Congress has considered two omnibus bills this year, one on sexual harassment and another on sexual violence; both are facing hurdles:
The EMPOWER Act was introduced in the Senate and House over the summer with at least three of the points identified by Enough is Enough, including coverage for contract workers, restricting the use of non-disclosure agreements, creating a confidential tip line run by the EEOC and required filings of settlements with the Securities and Exchange Commission (SEC). It has been in committee with little visible movement for the last four months.
The Violence Against Women Act, considered a landmark bill in 1994, was set to expire Sept. 30. Lawmakers extended the deadline to Dec. 7 as the battle continues over a reauthorization bill that includes controversial gun-related provisions.
“I think that they just don’t think that this is important. I just think it’s not about them,” said Toni Van Pelt, president of the National Organization for Women, part of the Enough is Enough summit. “It’s not on their agenda.”
USA Today’s Jorge Ortiz ask for the people’s experiences on the #MeToo Movement.
What have lawmakers done?
While efforts in Congress have hit roadblocks, statehouses have made incremental progress. Several are narrowly focused, including 8 percent that created or renewed days or months designated for public awareness, according to USA TODAY’s analysis. Another 8 percent involved training programs for government employees, contractors and lobbyists.
Some states passed laws that many Americans may be surprised to learn weren’t already in place. This year, Maryland, Illinois, Louisiana, New Hampshire and Delaware joined 15 other states in making it illegal for law enforcement to have sex with people in their charge. A House bill introduced in July by Rep. Jackie Speier (D-Calif.) would make it a crime for federal law enforcement officers to engage in sexual acts with persons in custody. It remains in committee.
“I think that it is a ripe climate for low-hanging fruit to get passed,” such as making it mandatory to test rape kits, Houser said. “No one is going to argue with it. But that’s really different than passing a law mandating that elected state legislators and their staff have to behave appropriately or there will be repercussions in the statehouse. … I am waiting to see significant changes. I’m waiting to see things pass that seem like they would be common sense if this issue were a priority.”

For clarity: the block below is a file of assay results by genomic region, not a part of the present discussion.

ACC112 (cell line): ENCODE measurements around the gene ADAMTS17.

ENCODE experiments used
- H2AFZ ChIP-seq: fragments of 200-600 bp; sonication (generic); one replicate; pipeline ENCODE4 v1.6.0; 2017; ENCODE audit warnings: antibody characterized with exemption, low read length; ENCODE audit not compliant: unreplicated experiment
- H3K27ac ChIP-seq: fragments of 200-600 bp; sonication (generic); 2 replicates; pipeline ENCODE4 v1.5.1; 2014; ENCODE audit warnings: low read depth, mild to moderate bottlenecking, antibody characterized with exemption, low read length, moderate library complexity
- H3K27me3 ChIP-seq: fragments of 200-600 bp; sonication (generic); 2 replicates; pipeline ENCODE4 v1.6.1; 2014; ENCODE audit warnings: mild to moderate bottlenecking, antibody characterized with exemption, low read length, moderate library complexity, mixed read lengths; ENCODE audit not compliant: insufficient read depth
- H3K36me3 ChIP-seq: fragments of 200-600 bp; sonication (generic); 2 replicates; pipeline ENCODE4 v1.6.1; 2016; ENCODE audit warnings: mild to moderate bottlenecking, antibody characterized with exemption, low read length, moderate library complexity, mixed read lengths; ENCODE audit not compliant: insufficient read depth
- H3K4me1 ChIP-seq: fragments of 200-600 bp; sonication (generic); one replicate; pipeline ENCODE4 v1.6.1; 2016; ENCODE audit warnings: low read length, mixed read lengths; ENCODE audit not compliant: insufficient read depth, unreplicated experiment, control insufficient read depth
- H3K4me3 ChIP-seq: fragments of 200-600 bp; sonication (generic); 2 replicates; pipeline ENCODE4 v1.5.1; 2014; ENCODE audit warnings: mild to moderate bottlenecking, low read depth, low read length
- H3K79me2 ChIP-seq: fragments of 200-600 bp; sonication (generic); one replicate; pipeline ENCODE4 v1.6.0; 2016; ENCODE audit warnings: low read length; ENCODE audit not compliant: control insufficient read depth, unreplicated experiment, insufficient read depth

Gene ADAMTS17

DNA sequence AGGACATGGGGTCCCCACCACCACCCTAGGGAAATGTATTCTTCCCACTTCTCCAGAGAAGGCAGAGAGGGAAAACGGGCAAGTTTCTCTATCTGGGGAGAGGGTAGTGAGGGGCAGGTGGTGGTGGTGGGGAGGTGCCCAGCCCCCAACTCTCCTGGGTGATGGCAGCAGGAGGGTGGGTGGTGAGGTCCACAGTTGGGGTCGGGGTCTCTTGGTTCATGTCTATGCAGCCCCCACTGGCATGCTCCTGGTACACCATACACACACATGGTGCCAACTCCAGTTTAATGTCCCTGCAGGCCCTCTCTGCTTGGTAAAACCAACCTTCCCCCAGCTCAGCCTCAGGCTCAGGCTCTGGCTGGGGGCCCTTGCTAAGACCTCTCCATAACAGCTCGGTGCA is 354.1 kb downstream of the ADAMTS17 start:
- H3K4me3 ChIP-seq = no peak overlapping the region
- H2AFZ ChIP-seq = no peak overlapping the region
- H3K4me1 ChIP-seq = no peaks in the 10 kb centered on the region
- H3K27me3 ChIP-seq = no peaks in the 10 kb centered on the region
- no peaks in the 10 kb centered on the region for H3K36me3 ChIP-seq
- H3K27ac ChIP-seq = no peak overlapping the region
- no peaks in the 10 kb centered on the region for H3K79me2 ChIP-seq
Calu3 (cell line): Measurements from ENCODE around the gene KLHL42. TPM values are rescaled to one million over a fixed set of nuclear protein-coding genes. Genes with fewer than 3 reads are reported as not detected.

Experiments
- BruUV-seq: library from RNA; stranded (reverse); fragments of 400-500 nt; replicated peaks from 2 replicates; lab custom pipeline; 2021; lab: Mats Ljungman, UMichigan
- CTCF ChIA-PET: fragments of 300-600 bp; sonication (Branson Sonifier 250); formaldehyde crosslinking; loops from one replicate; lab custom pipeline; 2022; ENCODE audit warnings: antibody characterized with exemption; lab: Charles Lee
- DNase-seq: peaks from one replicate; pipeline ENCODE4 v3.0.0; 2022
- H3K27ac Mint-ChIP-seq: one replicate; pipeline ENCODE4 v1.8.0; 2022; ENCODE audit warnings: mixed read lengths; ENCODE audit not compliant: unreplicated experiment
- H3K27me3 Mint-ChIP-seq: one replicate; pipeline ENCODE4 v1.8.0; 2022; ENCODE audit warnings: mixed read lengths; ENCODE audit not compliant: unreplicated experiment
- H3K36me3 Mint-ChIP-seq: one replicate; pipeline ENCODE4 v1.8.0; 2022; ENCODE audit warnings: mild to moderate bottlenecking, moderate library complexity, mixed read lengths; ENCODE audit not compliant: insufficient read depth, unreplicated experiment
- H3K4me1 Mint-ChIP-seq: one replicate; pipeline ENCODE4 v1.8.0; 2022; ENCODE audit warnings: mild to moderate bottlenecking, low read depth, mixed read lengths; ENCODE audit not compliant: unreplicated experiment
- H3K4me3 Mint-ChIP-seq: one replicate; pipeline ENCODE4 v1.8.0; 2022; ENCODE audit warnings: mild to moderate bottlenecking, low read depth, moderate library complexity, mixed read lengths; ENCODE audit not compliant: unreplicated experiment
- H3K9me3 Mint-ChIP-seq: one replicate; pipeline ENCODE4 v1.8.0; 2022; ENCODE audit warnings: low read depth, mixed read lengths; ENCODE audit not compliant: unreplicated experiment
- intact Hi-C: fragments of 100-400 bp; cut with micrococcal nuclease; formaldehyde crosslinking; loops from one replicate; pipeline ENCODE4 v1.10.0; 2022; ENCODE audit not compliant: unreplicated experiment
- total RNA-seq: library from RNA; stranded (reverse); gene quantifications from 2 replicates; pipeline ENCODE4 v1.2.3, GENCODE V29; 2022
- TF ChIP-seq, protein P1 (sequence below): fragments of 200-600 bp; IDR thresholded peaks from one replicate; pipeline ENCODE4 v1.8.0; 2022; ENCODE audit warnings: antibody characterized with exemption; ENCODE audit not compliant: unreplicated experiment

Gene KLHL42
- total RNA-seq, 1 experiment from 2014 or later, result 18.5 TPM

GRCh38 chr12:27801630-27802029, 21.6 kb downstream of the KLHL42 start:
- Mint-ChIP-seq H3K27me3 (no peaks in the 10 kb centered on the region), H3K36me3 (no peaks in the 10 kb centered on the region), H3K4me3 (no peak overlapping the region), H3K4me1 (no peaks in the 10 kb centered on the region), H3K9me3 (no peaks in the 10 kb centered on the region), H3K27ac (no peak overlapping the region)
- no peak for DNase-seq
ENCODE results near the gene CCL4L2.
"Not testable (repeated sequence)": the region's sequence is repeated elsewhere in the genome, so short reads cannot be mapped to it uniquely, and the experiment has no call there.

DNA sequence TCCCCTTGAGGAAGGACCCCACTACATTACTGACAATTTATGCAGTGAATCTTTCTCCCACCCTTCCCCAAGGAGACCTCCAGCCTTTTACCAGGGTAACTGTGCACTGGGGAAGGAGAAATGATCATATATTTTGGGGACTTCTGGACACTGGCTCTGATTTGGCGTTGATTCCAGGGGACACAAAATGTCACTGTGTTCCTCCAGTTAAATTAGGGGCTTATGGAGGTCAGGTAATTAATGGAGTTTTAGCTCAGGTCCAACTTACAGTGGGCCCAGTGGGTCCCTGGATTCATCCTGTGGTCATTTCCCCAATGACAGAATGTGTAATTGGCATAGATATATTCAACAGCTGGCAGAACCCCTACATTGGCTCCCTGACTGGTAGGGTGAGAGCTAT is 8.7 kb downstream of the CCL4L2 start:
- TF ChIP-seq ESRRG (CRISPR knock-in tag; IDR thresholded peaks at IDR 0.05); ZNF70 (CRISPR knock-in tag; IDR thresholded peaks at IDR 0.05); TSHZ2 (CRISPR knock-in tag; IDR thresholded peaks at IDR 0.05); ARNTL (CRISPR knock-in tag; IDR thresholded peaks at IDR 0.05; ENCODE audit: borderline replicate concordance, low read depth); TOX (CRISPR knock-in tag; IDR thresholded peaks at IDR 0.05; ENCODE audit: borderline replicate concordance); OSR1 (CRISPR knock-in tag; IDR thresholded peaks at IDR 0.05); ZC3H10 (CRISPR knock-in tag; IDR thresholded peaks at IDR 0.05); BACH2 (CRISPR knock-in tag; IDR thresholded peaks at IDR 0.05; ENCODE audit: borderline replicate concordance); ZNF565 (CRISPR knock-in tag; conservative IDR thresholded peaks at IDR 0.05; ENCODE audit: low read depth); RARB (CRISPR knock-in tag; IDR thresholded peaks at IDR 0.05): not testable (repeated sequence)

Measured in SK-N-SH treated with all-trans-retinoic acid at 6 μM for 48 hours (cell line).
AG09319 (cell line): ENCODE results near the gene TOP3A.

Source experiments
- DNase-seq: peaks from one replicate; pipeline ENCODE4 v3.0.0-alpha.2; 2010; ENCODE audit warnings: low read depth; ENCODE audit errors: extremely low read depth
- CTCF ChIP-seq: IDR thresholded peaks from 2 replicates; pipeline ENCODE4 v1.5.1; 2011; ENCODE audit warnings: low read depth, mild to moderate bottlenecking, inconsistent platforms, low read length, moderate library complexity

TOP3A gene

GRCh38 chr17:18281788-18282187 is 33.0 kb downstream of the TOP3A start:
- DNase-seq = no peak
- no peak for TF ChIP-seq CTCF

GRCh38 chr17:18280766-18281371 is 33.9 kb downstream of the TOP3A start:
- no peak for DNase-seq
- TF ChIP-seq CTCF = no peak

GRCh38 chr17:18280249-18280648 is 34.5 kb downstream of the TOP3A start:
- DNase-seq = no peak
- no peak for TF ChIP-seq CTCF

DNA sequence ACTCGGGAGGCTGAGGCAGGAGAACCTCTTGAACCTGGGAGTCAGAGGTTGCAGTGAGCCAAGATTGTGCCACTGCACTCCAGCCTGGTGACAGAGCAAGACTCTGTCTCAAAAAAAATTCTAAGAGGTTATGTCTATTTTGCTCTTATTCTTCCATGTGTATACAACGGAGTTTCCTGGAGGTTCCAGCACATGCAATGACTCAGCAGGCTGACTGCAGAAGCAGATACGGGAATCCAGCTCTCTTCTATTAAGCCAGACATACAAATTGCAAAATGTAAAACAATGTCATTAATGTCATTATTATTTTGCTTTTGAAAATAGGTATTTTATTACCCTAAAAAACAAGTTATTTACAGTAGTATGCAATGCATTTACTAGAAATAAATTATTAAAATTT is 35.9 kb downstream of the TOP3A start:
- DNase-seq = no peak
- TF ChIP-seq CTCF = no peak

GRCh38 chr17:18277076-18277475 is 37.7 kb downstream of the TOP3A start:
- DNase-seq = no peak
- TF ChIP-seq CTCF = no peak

Instead of giant bills, advocates and lawmakers have focused on specifics.
“We’re picking at aspects of it instead of a single omnibus, as we say,” said Teresa Younger, president and CEO of the Ms. Foundation, a nonprofit focused on women’s justice.
USA TODAY found bills in five states that tackle nondisclosure agreements: Washington prohibits employers from requiring nondisclosures as a condition of employment. Washington, California and Arizona passed laws that limit the power of nondisclosure agreements to protect those who have been accused of sexual harassment and assault in civil proceedings.
Florida limited their use with regards to subpoenas. Arizona also restricted public money to be used in a sexual harassment settlement with nondisclosures. And Tennessee prohibited nondisclosures in settlement agreements for sexual misconduct in local education agencies and voids those concealing details of child sexual abuse.
Arizona authorized the crime victims board to accept other official documents in lieu of police reports for documentation of eligibility for compensation for rape, sexual assault and child abuse and domestic violence.
Vermont created a restorative justice study committee to examine whether victim-centered restorative justice principles should be used in domestic and sexual violence and stalking cases.
Maryland created a Victim Services Unit. And Alaska provided funds to the Council on Domestic Violence and Sexual Assault.
USA TODAY also found 21 state bills that mandate reporting in some form for instances of sexual harassment, assault or child sexual assault. Many involve public schools, and are focused on making harassment or abuse cases more transparent.
Another 19 amend or strengthen sex offender registries or policies, with several focused specifically on reporting.
Advocates have also made gains in the area of survivors’ rights by chipping away at less controversial legal barriers.
USA TODAY found at least 35 bills related to sexual assault survivors’ rights passed in the states this year. Those range from setting deadlines to test backlogged rape kits to restricting a victim’s gender or sexual orientation from being used as a defense and entered into evidence in court.